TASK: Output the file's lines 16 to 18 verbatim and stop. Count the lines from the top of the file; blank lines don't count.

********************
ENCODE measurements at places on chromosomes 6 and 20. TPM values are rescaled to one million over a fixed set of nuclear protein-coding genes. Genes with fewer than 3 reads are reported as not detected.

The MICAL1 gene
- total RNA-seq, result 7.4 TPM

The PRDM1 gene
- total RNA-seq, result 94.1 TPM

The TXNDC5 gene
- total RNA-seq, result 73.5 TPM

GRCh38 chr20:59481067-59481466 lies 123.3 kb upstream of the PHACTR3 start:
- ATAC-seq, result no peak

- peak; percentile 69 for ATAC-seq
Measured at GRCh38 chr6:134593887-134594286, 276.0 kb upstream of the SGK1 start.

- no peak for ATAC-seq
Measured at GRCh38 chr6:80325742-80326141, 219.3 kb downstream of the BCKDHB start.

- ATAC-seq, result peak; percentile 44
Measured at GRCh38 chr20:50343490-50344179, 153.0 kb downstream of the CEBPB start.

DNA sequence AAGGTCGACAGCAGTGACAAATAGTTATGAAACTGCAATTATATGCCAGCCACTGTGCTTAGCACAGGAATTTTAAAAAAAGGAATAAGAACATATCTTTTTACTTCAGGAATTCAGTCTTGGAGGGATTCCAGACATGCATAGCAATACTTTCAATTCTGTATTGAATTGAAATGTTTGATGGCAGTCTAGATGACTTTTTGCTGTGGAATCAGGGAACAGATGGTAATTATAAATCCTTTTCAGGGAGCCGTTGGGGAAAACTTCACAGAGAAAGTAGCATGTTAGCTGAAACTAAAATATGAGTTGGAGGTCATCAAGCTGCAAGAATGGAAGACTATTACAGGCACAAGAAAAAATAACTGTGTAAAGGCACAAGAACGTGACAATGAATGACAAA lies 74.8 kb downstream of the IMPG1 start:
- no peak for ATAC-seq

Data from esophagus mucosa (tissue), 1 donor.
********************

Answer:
DNA sequence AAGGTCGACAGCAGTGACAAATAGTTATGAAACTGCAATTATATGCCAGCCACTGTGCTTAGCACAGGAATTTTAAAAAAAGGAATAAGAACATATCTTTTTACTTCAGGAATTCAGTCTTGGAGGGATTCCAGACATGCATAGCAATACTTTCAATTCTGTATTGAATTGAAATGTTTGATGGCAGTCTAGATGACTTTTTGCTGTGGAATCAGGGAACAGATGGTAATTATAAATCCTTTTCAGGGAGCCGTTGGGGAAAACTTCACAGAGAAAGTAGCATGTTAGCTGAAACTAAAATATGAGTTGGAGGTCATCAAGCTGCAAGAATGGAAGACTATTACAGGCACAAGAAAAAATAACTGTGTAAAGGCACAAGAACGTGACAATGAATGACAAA lies 74.8 kb downstream of the IMPG1 start:
- no peak for ATAC-seq

Data from esophagus mucosa (tissue), 1 donor.